Oct 28, 2019

Axios Vitals

By Caitlin Owens
Caitlin Owens

Good morning. My condolences to all of the real Nats fans out there. But hey, this isn't over yet!

Today's word count is 912 words, or ~3 minutes.

1 big thing: Providers, employers link up on suicide prevention

Illustration: Aïda Amer/Axios

Hospital-based programs are working with employers and community organizations to tackle gun violence and suicide, Axios' Marisa Fernandez reports.

What's happening: Companies have pleaded with Congress to pass stronger gun control laws to help stop workplace shootings and suicides. But as bills from the House stall in the Senate, employers are turning to health care providers for help.

By the numbers: The suicide rate among adults ages 16 to 64 rose 34% from 2000 to 2016, according to the Centers for Disease Control and Prevention.

Where it stands: Businesses don't want to get into partisan conversations about gun violence. Instead, they're working with clinicians on access to treatment, warning signs and safety measures for employees, per the Harvard Business Review.

  • In Utah, Intermountain Healthcare partners with human-resources departments and local religious leaders on an outreach program designed to reduce the state's high suicide rate.
  • In New York City, the New York Police Department is partnering with a privately run hospital for free counseling and prescriptions. At least 10 officers have died by suicide this year.

Yes, but: Many employees still struggle to get their mental health treatment covered, NPR reports.

  • Out-of-pocket spending on inpatient mental health care between 2012 and 2017 grew nearly 13 times faster than all inpatient care.

The bottom line: The American Psychological Association found the percentage of people dealing with suicidal thoughts increased by 47% from 2008 to 2017.

  • 60% of all gun deaths in 2017 were from suicide, the Pew Research Center notes.
  • There is great public support among gun owners and non-gun owners for health care providers to talk about gun safety, an October study published in Health Affairs says.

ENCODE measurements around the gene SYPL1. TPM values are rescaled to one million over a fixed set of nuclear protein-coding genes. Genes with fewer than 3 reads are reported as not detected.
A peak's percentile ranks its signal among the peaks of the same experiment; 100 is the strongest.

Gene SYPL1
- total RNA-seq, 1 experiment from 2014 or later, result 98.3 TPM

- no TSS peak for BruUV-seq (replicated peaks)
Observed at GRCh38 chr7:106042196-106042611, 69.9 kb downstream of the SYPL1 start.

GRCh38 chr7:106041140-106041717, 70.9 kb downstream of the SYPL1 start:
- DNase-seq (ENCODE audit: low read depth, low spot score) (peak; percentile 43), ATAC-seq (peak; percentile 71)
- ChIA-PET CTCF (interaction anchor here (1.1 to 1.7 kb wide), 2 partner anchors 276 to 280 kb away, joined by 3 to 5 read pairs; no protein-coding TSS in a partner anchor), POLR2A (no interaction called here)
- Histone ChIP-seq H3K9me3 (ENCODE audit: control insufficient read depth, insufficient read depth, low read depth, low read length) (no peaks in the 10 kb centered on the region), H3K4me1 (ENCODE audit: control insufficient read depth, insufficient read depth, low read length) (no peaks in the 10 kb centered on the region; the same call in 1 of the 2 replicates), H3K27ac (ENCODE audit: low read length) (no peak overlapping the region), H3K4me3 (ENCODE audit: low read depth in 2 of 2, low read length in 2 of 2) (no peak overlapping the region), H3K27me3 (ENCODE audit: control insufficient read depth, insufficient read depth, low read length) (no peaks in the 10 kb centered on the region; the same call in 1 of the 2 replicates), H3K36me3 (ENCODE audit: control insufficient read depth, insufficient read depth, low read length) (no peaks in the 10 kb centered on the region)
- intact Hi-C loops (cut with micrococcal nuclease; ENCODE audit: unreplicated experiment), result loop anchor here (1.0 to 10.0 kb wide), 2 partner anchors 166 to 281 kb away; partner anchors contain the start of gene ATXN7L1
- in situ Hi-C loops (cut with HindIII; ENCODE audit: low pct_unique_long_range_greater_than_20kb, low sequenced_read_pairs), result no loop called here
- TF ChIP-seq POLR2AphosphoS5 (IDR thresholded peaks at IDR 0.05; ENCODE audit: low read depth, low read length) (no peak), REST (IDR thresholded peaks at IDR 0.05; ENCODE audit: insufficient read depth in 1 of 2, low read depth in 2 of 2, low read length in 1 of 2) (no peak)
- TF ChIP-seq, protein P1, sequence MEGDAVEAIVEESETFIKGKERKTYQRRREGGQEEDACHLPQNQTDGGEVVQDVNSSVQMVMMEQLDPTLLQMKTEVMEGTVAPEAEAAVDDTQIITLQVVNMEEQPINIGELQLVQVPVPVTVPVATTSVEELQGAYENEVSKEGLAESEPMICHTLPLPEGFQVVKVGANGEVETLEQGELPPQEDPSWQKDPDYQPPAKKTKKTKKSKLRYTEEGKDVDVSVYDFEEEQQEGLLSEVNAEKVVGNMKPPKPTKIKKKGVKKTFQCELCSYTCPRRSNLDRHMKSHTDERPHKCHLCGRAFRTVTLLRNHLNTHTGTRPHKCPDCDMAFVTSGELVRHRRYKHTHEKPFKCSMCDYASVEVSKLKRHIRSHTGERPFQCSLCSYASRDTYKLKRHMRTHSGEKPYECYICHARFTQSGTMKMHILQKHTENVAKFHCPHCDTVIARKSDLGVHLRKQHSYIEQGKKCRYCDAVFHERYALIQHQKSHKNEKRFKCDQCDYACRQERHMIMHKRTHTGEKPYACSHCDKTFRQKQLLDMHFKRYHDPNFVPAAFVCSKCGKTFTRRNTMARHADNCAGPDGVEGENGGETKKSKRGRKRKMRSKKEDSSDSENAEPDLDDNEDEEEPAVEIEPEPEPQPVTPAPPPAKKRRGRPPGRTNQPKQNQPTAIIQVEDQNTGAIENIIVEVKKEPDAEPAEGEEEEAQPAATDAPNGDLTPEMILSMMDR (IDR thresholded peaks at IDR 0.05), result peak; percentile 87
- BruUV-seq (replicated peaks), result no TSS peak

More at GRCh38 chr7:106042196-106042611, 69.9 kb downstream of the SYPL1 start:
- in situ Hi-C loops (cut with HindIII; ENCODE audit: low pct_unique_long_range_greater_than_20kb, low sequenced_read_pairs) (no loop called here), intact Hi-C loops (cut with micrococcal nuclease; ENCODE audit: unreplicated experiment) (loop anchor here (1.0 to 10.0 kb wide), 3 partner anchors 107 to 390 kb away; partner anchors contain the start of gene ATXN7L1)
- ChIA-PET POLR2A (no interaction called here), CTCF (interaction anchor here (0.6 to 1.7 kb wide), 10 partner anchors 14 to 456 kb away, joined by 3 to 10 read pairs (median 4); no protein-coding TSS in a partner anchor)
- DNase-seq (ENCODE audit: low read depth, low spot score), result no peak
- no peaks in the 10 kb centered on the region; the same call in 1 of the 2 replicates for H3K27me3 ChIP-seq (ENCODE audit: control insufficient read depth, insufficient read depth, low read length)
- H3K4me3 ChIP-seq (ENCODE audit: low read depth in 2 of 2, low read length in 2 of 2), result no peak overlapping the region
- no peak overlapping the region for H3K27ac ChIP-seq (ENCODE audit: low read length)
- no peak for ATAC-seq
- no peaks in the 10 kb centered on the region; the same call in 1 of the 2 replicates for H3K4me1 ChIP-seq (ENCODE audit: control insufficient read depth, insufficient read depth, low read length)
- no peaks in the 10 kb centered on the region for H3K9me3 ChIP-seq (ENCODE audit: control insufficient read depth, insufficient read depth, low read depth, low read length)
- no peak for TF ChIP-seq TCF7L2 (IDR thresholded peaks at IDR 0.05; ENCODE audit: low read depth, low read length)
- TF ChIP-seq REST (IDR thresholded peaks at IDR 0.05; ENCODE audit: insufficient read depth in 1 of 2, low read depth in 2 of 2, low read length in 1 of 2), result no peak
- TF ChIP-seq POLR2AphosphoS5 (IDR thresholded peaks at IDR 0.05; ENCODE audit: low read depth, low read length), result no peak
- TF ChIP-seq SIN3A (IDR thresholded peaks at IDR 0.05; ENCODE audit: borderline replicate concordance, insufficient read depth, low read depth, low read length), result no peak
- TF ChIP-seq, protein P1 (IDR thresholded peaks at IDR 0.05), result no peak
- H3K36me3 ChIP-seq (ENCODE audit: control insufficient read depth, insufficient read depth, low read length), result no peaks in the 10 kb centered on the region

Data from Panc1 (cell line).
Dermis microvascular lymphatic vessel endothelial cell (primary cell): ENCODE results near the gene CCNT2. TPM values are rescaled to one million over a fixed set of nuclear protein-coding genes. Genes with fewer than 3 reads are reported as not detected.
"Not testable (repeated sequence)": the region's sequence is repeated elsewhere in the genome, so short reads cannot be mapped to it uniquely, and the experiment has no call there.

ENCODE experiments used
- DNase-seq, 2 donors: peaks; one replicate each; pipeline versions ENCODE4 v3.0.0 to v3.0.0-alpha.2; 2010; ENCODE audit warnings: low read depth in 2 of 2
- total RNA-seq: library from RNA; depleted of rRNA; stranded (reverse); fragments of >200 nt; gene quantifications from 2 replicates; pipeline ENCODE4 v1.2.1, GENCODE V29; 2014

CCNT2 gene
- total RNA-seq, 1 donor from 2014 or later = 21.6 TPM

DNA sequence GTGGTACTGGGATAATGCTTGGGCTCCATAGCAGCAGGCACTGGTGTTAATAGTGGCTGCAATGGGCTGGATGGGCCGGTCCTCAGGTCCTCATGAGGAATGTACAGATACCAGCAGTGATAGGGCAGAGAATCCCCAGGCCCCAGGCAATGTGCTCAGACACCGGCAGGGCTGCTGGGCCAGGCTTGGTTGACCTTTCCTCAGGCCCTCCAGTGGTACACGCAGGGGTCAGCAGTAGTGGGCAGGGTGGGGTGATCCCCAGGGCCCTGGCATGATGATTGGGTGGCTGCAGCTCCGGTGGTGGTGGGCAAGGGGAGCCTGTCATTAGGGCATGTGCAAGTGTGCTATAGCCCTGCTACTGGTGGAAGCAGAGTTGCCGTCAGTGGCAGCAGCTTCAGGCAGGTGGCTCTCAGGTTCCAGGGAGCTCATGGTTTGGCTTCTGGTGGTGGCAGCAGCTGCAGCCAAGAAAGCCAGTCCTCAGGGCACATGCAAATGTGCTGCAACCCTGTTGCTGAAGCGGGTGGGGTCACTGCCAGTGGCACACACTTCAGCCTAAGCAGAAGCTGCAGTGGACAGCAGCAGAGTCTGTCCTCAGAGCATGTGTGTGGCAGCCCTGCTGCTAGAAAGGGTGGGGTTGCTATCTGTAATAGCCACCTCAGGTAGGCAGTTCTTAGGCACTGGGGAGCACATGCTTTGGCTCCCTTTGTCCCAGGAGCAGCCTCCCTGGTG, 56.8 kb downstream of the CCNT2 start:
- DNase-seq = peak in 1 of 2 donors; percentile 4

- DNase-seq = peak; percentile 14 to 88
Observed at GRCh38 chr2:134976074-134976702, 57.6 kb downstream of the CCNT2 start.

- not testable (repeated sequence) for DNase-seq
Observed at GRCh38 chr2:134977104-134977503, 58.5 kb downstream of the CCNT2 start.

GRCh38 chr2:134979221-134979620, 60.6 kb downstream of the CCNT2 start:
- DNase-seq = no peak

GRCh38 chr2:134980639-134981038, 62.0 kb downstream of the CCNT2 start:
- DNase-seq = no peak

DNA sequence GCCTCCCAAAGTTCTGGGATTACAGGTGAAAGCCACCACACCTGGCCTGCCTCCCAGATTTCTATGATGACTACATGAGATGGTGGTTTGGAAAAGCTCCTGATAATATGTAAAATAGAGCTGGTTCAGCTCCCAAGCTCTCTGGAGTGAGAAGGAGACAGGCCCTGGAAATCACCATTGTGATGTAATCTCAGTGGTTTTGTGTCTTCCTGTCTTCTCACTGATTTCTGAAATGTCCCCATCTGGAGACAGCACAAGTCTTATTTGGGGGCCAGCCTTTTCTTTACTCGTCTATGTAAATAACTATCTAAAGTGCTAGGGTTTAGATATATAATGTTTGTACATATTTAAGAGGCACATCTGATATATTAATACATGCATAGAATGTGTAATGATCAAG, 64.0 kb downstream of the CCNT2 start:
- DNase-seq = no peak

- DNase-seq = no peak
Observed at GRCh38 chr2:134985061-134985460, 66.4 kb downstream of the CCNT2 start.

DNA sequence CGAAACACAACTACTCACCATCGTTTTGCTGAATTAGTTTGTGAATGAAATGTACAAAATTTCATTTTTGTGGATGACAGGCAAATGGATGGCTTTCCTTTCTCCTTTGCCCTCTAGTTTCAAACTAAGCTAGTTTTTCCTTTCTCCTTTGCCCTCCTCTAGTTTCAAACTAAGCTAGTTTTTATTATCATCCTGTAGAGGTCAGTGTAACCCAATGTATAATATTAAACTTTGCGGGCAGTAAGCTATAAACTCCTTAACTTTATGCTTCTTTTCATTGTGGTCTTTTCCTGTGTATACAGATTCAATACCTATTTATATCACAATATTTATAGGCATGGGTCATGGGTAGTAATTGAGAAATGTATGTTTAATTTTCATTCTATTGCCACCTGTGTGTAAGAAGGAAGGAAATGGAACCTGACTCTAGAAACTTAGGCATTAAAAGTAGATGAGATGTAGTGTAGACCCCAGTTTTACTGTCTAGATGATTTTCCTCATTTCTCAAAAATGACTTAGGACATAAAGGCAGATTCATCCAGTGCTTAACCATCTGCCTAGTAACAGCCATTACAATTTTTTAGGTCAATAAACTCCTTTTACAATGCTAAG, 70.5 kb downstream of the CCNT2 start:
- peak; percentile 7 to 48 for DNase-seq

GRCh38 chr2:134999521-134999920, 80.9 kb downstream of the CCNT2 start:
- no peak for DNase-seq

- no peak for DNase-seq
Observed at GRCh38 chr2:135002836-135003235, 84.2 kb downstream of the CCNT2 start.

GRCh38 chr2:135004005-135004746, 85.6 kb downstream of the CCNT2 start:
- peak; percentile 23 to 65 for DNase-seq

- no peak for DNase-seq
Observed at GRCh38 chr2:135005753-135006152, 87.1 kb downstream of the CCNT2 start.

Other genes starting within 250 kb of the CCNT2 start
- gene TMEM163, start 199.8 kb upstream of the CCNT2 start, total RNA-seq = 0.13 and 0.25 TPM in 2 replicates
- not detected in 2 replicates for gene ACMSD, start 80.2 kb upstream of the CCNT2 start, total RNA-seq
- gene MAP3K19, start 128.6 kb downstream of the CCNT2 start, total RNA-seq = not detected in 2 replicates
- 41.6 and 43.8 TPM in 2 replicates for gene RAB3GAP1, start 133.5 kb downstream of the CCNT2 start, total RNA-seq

If you have any thoughts of self-harm or suicide, please pick up the phone right now and call the National Suicide Prevention Hotline at 1-800-273-8255.

2. Private equity's other stake in surprise bills

Private equity firms don't just own physician firms and air ambulances that would be most affected by eradicating surprise bills. They also hold stakes in the companies that help health insurers determine what they should pay for out-of-network care, Axios' Bob Herman reports.

Why it matters: Private equity has its footprint all throughout health care, but these financial firms especially have a lot on the line in Congress.

By the numbers: Seven major companies — CareCentrix, MedRisk, MultiPlan, naviHealth, One Call, Paradigm and Zelis — are hired by insurers to handle "health care cost containment," which includes things like bill editing and renegotiating out-of-network claims, according to Moody's Investors Service. 

  • Private equity owns a slice of each, and Moody's anticipates the aggregate annual revenue of these companies will reach $8 billion by 2020.
  • Two of those companies, MultiPlan and Zelis, are most directly involved with out-of-network claims and have the most to lose from any changes.

The big picture: Everything hinges on Congress' leading solution, which would use a benchmark rate to pay out-of-network providers.